South Africa turns attention to water

6 November 2014

The Giyani Water Treatment Works will bring clean running water to 55 villages in Mopani District Municipality, in Limpopo province.

The works were opened on 31 October during the Presidential Siyahlola Monitoring Programme, two months after Water and Sanitation Minister Nomvula Mokonyane visited Giyani and promised residents that when she returned, they would have access to clean water.

The Giyani water treatment plant is one of 26 water treatment works that supply the district. The scope of the project, which is 98% complete, includes the construction of an additional capacity of 6.7 megalitres a day, as well as the refurbishment of the existing 30 megalitre plant. Earlier in the day, President Jacob Zuma visited the home of Emily Sambo in Bonwani village, where he opened a water tap that had been installed on her property. Until now, Sambo, 68, has had to walk a long distance to fetch water from a river.

Speaking to residents at the Giyani Stadium later, Zuma admitted that there was a shortage of water in Mopani District. The scale of dependence on boreholes illustrated the gravity of this challenge; even hospitals had to use boreholes, half of which were not working. South Africa was becoming a water scarce country, he explained, in part in the result of broader changes caused by climate change and global warming.

“It is not only this province which faces water shortage challenges, but many others in the country do. Where there is a shortage of water, sanitation is also poor and consequently health is affected. In other areas the biggest challenge is ageing infrastructure.”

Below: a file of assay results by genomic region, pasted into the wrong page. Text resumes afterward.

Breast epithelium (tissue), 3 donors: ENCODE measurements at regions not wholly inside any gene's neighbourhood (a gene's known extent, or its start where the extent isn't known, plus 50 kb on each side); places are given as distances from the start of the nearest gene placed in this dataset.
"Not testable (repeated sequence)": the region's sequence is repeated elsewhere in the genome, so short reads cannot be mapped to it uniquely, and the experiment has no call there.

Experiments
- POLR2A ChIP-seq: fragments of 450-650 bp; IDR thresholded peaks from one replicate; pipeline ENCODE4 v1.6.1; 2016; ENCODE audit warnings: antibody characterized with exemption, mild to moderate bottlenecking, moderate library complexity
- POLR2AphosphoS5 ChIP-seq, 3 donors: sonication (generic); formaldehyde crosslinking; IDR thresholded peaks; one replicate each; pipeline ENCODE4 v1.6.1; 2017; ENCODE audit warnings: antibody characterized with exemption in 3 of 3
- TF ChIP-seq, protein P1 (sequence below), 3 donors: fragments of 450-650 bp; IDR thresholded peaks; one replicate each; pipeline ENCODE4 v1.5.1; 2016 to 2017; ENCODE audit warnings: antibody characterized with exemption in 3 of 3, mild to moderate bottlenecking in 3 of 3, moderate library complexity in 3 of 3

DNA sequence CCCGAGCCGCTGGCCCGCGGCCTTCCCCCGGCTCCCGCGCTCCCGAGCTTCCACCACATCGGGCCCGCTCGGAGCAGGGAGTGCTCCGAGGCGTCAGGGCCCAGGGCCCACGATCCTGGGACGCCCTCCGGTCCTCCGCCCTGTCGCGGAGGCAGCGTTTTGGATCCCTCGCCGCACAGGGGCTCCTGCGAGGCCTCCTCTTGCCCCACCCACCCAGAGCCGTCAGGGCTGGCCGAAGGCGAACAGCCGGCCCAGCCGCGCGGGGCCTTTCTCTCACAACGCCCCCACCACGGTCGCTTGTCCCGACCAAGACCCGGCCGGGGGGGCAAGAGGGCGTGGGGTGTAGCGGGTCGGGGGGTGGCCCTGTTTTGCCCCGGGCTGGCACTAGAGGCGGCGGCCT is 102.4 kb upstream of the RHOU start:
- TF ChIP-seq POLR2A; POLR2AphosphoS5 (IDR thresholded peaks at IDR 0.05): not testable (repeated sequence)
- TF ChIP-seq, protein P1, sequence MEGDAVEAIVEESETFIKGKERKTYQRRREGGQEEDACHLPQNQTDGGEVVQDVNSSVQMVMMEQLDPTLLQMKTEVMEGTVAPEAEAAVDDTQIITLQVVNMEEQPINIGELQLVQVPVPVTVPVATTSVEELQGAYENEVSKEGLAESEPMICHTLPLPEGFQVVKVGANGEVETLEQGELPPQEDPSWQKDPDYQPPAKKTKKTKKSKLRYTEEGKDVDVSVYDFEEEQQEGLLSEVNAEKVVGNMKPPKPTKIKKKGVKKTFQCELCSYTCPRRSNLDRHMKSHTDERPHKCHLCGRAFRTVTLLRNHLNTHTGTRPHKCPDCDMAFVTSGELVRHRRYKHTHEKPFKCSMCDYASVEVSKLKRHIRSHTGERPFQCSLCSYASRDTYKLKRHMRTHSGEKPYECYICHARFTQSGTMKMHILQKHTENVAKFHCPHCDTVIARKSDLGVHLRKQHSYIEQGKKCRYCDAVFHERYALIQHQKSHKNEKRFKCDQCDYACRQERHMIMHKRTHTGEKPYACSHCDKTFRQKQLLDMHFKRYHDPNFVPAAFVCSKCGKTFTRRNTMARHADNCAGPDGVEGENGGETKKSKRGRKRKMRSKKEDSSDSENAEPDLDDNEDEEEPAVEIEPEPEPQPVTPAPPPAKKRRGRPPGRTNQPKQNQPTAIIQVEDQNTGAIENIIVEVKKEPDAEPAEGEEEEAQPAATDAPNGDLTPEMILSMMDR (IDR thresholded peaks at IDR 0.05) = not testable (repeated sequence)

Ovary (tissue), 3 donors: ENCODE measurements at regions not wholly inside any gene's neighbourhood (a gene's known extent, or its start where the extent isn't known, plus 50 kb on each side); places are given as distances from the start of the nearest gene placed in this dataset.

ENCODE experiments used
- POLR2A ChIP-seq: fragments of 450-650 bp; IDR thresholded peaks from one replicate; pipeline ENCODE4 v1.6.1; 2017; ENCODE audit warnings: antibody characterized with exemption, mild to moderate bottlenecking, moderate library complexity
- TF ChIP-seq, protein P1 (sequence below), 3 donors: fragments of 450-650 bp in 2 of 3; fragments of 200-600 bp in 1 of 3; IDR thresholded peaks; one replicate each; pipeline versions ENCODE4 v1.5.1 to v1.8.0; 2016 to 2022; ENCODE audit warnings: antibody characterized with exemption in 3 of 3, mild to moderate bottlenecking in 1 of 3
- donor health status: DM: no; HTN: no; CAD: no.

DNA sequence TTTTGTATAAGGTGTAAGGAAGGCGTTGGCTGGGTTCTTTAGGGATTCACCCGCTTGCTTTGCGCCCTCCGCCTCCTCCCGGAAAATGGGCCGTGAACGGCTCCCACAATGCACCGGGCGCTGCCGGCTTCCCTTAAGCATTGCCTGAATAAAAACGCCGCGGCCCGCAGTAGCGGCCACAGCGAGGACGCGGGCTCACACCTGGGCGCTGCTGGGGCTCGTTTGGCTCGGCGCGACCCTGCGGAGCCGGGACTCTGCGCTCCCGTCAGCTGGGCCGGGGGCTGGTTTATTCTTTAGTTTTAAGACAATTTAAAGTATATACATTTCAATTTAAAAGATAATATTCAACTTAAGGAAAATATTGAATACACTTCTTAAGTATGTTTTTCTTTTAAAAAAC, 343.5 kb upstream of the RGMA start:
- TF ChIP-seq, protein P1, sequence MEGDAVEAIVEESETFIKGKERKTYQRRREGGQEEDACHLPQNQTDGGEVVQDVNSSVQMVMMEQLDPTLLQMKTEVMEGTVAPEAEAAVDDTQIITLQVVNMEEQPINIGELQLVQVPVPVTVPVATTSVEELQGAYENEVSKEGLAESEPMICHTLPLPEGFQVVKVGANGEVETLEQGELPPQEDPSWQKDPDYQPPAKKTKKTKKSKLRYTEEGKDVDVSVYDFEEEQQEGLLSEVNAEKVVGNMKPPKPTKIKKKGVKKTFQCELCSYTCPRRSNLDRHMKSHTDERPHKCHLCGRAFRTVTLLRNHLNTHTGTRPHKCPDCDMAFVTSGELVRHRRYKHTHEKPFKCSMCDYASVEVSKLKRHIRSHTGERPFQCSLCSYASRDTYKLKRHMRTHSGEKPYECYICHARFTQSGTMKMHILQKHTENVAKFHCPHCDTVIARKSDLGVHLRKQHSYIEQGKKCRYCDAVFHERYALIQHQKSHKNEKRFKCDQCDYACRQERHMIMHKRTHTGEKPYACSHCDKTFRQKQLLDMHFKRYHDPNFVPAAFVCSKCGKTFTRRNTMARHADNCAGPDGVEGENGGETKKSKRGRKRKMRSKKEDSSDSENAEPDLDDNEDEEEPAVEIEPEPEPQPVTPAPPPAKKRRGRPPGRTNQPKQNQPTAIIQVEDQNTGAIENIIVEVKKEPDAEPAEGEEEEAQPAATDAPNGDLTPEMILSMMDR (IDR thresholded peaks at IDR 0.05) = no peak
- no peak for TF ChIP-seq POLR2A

Interventions to water challenges

Many interventions have been undertaken to stabilise the water supply over the past two decades. Among the 18 Strategic Integrated Projects (SIPs) – which fall under the Presidential Infrastructure Co-ordination Commission, established by Zuma in 2012 to co-ordinate and fast-track infrastructure projects – is one specifically focused on water and sanitation infrastructure.

SIP18 has a 10-year plan to address the estimated backlog of adequate water to supply 1.4 million households and 2.1 million households to basic sanitation. The project involves provision of sustainable supply of water to meet social needs and support economic growth. Projects will provide for new infrastructure, rehabilitation and upgrading of existing infrastructure, as well as improve management of water infrastructure.

In addition, SIP 6, the integrated municipal infrastructure project, focuses on developing national capacity to help the 23 least resourced districts (19 million people) to address all the maintenance backlogs and upgrades required in water, electricity and sanitation bulk infrastructure.

Among the interventions have been the expansion of water infrastructure, building of dams and refurbishing and improving old infrastructure. Zuma has also said the government is increasing the Municipal Infrastructure Grant so municipalities can expand service delivery.